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Test your well water


Well HouseBy: Rachael Abney

Going off the grid has become increasingly popular in the last decade. This includes owning a private source of water. While our nation is just catching on to the benefits of not paying for city water, citizens who live in the country have owned wells for decades.

15% of Americans own private wells and the numbers are increasing each year. Private water sources are not regulated like city water which means that they are not regularly tested. This task is up to the well owner but is this step in owning a well being carried out?

This reporter tested the water from two different wells in the Chambers County area. One came back safe and the other tested for high levels of nitrate.

About half of America’s drinking water comes from ground water. Most wells draw ground water from an aquifer. Ground water is known to collect contaminants from natural and unnatural sources. When water moves through underground rock and soil, it can pick up calcium, chlorides, and magnesium. Some ground water may even contain dissolved elements such as arsenic, boron, or radon.

In addition to natural contaminants ground water is also affected by human activity such as the improper use of fertilizers, animal manure, herbicides and insecticides. The danger of these elements depends on the amount found in the water source.

Since most of our local wells in Chambers County are in a rural area contaminants to test for would include Nitrates and Bacteria. Nitrates and Nitrites are especially dangerous for infants who have the contaminated water mixed in their formula. These pollutants are created by human or animal wastes such as farm animals or septic tanks.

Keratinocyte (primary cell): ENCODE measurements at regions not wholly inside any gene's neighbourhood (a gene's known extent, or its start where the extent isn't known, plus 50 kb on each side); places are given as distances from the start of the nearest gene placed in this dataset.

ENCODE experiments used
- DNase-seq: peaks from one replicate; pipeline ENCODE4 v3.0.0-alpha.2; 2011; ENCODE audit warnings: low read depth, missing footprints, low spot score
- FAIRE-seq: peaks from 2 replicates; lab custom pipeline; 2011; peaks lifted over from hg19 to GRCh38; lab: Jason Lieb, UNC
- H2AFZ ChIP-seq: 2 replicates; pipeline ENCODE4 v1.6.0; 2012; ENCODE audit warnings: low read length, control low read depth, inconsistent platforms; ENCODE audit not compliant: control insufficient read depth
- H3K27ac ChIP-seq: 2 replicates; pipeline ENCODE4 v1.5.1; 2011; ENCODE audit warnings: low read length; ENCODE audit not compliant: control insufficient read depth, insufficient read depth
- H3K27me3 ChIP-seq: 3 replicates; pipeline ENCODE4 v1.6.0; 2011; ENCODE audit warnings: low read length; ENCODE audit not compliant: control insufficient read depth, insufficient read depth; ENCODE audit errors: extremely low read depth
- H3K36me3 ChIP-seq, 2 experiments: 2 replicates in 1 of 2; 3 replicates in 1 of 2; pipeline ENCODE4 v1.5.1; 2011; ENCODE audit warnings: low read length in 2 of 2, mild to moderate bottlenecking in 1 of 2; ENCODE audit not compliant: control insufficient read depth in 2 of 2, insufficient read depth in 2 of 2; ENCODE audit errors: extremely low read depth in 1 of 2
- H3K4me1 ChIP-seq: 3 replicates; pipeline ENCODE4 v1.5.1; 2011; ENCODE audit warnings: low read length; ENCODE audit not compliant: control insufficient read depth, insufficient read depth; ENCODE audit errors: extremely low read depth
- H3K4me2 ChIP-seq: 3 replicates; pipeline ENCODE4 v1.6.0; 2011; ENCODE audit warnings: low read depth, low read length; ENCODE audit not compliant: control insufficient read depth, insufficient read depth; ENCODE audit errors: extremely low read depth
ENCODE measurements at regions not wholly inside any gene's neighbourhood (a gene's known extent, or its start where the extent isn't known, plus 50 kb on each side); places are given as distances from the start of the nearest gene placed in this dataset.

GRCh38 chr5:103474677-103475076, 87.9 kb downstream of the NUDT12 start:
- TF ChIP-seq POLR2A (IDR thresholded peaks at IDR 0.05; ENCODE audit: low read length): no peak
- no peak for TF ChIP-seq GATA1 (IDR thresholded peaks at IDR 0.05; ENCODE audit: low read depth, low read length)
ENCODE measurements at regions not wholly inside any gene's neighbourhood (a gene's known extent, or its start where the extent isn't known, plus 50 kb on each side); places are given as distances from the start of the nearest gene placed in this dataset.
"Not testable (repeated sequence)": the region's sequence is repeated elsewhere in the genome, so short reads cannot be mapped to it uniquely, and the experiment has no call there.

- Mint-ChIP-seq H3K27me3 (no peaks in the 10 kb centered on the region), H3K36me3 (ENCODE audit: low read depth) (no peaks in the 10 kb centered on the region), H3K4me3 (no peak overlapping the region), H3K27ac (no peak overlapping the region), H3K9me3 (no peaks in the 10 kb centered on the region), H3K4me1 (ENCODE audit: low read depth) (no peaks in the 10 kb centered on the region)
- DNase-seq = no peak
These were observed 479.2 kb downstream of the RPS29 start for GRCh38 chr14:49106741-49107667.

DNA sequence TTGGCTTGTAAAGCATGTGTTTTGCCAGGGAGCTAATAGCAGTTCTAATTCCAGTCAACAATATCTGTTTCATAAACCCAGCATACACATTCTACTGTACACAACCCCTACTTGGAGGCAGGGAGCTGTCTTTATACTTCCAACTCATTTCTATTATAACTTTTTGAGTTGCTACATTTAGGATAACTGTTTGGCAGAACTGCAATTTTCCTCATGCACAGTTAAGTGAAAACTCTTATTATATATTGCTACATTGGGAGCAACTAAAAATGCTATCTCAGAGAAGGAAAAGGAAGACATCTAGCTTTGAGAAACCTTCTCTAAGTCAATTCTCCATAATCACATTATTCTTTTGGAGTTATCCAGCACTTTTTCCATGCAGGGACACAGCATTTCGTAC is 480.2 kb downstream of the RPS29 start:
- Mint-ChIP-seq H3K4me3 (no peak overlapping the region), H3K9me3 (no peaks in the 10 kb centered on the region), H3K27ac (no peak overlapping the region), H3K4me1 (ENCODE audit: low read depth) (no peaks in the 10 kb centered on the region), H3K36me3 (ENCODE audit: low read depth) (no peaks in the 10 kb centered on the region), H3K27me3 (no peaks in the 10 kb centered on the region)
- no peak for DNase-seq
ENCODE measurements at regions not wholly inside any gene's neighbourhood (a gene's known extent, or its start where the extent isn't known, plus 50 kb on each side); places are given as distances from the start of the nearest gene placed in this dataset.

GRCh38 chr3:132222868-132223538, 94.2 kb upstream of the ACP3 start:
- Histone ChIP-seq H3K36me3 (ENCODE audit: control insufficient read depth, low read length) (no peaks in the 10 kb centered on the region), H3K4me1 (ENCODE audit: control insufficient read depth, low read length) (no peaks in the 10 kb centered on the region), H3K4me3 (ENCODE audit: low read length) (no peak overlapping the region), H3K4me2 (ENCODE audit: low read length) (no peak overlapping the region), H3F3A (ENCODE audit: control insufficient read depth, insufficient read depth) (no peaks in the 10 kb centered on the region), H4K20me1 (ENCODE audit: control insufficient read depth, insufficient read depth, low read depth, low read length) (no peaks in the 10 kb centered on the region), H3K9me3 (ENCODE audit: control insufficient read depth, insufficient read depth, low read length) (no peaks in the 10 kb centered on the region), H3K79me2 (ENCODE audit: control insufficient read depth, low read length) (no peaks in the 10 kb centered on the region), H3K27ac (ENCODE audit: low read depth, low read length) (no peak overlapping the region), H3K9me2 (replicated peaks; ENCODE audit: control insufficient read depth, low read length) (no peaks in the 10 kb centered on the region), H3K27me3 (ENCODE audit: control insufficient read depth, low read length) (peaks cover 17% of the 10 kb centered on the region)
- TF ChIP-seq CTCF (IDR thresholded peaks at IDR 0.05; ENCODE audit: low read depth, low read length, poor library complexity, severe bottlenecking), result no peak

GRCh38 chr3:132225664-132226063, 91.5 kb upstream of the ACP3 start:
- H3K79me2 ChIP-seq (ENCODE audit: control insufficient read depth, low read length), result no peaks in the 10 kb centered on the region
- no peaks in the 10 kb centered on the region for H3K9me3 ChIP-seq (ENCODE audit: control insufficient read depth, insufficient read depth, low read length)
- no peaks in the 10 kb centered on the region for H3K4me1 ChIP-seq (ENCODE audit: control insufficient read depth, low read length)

Nitrates can also be a product of fertilizers and pesticides. Another source is leaking underground piping and tanks. The possibility of leaking tanks is great on old abandoned farm sites. Other contaminants are caused by improper disposal of motor oil, paints, or paint thinners.

Just remember that your well is affected by the environment around you. Keep in mind that everything that seeps into the ground can end up in your glass. Self-sufficiency is in the very spirit of country life. Just remember that you are responsible for your family’s safety. The Safe Water Drinking Act does not protect private wells and the EPA’s rules only apply to public water sources.

Well water can be tested at the Chambers County Health Department in Valley. There are also several independent testing sites in Opelika and Auburn.